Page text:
Sacred Harmonic Society [stub]

J. N. Harrison, T. Brewer
1848 The Musical Times and Singing Class Circular  
Known as the Early Journal Content, this set of works include research articles, news, letters, and other writings published in more than 200 of the oldest leading academic journals. The works date from the mid--seventeenth to the early twentieth centuries. We encourage people to read and share the Early Journal Content openly and to tell others that this resource exists. People may post this content online or redistribute in any way for non--commercial purposes. Read more about Early Journal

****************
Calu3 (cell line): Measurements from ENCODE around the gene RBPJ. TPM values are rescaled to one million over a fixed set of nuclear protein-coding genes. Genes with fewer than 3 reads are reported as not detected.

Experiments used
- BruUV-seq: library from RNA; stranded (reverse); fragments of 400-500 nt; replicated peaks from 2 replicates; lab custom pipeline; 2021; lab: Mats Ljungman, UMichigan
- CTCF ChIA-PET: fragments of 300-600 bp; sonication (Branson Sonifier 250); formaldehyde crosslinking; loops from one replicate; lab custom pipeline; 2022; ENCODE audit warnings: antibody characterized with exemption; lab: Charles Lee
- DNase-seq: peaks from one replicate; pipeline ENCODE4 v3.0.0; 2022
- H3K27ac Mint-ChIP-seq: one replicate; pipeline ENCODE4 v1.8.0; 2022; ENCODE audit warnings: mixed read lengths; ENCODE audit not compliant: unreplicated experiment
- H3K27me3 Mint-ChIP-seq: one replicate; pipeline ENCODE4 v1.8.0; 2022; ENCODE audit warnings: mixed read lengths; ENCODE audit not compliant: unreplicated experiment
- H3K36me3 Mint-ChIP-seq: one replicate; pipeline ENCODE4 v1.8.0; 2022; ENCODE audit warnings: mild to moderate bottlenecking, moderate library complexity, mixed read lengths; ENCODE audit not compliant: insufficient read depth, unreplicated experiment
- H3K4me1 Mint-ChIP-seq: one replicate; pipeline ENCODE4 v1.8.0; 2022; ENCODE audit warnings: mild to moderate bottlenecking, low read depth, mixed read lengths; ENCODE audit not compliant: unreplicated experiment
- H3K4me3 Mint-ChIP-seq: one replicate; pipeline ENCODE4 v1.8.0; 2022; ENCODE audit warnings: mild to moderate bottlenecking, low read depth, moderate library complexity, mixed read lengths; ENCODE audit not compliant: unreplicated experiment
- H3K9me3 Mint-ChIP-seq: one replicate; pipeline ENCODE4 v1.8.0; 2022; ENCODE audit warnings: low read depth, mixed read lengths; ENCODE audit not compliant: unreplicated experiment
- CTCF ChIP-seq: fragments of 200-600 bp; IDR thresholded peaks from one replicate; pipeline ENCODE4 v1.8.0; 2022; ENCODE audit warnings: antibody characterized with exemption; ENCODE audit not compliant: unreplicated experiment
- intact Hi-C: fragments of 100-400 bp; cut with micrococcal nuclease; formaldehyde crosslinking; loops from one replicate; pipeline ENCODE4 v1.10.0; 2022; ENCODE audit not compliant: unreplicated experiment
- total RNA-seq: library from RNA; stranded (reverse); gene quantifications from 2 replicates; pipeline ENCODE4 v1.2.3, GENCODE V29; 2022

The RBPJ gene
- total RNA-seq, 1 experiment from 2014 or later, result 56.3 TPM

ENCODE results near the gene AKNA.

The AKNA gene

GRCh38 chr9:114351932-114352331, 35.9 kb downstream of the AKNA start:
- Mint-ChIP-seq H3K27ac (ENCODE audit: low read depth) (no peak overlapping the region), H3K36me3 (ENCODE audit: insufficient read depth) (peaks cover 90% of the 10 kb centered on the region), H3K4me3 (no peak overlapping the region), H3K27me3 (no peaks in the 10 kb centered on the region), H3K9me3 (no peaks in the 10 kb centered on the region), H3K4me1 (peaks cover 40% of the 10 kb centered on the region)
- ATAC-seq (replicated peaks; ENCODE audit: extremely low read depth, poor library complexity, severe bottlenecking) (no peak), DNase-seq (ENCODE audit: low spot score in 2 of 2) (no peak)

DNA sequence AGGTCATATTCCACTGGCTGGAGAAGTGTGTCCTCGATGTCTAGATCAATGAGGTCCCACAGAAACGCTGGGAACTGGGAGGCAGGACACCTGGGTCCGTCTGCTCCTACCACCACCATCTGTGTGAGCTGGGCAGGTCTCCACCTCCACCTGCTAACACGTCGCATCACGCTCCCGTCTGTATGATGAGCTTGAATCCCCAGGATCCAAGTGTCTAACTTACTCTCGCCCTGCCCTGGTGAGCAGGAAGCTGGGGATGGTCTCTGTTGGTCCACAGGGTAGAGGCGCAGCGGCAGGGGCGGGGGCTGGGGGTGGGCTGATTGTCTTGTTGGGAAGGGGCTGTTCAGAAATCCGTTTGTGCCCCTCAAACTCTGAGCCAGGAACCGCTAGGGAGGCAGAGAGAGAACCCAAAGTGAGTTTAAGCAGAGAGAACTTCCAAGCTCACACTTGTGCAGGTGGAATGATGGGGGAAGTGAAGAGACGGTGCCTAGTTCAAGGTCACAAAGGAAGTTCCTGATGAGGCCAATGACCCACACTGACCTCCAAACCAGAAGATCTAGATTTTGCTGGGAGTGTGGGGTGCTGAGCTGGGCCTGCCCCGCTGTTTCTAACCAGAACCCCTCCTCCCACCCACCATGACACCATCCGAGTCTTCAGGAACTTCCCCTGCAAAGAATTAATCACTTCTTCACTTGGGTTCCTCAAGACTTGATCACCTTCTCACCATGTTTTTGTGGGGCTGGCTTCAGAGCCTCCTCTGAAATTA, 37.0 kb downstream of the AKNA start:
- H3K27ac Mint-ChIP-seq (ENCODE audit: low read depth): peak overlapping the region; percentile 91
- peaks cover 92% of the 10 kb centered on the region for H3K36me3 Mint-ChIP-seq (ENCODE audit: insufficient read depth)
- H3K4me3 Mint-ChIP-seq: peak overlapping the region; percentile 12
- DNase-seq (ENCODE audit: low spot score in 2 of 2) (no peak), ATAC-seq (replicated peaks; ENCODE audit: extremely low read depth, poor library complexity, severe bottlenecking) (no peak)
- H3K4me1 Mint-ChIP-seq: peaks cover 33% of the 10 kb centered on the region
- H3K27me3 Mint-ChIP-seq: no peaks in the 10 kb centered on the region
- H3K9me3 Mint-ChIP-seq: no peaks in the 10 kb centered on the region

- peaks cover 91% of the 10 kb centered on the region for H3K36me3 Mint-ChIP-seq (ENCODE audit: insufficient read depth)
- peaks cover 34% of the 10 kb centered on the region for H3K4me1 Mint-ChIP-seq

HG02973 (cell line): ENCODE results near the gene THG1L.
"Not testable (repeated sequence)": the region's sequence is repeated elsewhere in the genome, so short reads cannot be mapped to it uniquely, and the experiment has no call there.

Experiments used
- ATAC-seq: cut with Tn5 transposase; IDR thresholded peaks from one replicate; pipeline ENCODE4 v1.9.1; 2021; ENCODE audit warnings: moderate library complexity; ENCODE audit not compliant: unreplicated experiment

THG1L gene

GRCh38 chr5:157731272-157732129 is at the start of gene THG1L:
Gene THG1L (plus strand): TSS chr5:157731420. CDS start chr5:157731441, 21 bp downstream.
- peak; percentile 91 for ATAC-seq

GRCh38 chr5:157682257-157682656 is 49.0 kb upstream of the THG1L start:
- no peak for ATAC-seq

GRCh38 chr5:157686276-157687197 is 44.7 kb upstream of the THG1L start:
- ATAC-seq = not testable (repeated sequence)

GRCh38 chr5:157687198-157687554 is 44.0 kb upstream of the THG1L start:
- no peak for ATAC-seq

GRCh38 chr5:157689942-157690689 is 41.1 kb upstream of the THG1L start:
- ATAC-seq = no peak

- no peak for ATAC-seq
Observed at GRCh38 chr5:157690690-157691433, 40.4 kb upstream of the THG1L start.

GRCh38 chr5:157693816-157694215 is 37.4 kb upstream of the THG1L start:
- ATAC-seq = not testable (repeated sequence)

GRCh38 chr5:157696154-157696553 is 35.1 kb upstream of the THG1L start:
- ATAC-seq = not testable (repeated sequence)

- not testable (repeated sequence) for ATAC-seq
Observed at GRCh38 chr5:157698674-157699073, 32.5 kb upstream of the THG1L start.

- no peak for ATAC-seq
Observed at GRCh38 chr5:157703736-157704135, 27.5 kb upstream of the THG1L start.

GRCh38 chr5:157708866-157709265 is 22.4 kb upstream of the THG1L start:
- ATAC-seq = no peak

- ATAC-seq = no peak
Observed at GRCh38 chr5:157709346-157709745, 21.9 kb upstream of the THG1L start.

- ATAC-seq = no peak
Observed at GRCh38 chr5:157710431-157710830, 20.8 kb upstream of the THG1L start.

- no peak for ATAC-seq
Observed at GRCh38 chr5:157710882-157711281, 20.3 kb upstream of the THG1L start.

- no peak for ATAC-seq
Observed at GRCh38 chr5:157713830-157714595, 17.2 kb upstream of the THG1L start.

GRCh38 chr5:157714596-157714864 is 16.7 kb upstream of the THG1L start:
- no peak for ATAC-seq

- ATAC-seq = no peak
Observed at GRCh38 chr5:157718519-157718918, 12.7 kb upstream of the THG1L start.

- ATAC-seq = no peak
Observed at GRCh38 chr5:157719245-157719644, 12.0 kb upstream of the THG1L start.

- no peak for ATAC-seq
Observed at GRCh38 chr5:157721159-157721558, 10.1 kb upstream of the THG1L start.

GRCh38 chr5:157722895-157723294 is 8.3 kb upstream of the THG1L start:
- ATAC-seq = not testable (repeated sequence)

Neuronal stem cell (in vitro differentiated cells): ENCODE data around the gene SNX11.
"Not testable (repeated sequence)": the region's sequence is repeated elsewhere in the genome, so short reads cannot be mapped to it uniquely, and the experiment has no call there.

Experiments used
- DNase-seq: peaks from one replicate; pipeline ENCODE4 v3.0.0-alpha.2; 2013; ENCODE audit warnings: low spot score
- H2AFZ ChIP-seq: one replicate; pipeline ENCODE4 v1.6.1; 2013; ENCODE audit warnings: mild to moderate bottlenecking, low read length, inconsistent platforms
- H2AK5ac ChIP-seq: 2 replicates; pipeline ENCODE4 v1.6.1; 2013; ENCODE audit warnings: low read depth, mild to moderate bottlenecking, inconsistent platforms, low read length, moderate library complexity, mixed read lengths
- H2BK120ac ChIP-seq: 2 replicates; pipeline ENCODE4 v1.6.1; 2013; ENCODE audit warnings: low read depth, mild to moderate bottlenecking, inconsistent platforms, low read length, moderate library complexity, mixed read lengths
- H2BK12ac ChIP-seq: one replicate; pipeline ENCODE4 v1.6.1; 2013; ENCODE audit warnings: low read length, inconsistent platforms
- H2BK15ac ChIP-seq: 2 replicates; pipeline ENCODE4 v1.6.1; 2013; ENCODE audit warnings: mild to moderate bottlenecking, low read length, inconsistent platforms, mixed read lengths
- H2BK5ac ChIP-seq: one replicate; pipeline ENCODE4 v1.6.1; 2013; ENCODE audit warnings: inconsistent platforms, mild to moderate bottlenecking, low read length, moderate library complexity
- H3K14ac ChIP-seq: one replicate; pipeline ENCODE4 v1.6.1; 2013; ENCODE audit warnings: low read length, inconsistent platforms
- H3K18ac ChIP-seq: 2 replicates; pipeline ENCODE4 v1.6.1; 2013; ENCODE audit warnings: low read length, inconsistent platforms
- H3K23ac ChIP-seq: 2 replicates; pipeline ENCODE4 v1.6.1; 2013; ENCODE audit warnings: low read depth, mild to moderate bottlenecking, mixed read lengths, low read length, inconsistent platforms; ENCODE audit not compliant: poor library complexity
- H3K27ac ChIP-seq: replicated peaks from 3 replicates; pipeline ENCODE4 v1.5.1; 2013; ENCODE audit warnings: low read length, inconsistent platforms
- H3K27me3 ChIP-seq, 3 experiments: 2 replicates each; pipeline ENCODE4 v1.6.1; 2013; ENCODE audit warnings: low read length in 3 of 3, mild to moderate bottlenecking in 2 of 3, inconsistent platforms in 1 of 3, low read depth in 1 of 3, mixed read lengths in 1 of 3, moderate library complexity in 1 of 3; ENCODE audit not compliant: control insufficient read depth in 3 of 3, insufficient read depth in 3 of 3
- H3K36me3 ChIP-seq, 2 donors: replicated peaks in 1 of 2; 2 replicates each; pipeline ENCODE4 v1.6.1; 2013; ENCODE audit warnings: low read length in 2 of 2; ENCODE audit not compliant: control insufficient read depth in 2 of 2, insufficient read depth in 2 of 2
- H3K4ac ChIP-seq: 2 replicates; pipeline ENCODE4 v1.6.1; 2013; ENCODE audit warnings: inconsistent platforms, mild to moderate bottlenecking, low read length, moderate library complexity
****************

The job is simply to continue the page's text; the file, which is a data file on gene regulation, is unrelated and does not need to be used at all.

more » ... out Early Journal Content at http://about.jstor.org/participate--jstor/individuals/early-journal--content. JSTOR is a digital library of academic journals, books, and primary source objects. JSTOR helps people discover, use, and build upon a wide range of content through a powerful research and teaching platform, and preserves this content for future generations. JSTOR is part of ITHAKA, a not--for--profit organization that also includes Ithaka S+R and Portico. For more information about JSTOR, please contact support@jstor.org. THE MUSICAL TIMES. THE MUSICAL TIMES. which is extolled the greatness of God's power in bringing the children of Israel out of Egypt. In the twentieth verse we read-" And Miriam, the prophetess, the sister of Aaron, took a timbrel in her hand; and all the women went out after her with timbrels and with dances. And Miriam answered them, Sing ye to the Lord, for he hath triumphed gloriously: the horse and his rider hath he thrown into the sea." This statement contains two facts, namely-that women were thus early associated in acts of religious worship; nor could it have been an innovation upon ordinary custom, for all the women could not have gone out after Miriam with instruments, unless they had been previously instructed in the use of them: and the second fact is, that music had so far improved as to combine instrumental with vocal,--a very important advance. Trumpets and the timbrel are the only instruments mentioned during the life of Moses. God commanded him to make (Numbers, x.) two trumpets of silver, of a whole piece, for the purpose of calling the assembly, and for the journeying of the camps. The next mention is in Joshua-(vi. 4)-the ram's horns; but we incline to suppose that these ought to be regarded as military signals rather than as musical instruments. The next musical incident recorded is purely vocal-the exquisite song of Deborah and Barak-(Judges, v. 1). Jeptha's return from the contest with the children of Ammon, crowned with victory, is the next period. We are told that his daughter went out to meet him with timbrels and with dances-(Judges, xi. 34). From this date, until the time when Saul was chosen king, we hear no more of music, except the trumpet in military expeditions; although, perhaps, it may be inferred from the mention of dances in the last chapter of the book of Judges. It is frequently mentioned during Saul's reign, and its influence and effect illustrated by the successful efforts of David when Saul was troubled with an evil spirit from the Lord-(1 Sam. xvi. 15, seq.) During the prosperous reign of David, the temple service was established and supported with much magnificence, and almost every instrument known in Scripture history is mentioned somewhere in the book of Psalms; and vocal performances are also clearly defined in all their varieties--choruses, chief, or solo singers, &c., &c. Both vocal and instrumental music were greatly improved by David, " whose genius for that science," as Dr. Burney observes, "and his attachment to the study and practice of it, as well as the great number of musicians employed by him for the performance of religious rites and ceremonies, could not fail to extend its influence and augment its perfections." We are informed that "David and all the house of Israel played before the Lord on all manner of instruments, made of fir-wood; even on harps, and on psalteries, and on timbrels, and on cornets, and on cymbals"-(2 Sam. vi. 5.) He appointed four thousand Levites to praise the Lord with instruments, which he made to praise therewith-(1 Chron. xxiii. 5); and the number of such as were instructed and cunning in song was two hundred fourscore and eight, leaving an immense instrumental majority. The harp used by David was portable; for we read that he " danced and played before the ark"-(2 Sam. vi. 14). During the reign of Solomon, which may justly be termed magnificent, we gather very little musical information. We are told that " lie spake three thousand proverbs, and his songs were a thousand and five"-(1 Kings, vi. 32); and he himself says-" I gat me men-singers and four voices, with separate accompaniment for the Organ or Pianoforte. Price 5s. each. Missa de Venerabili Beda.
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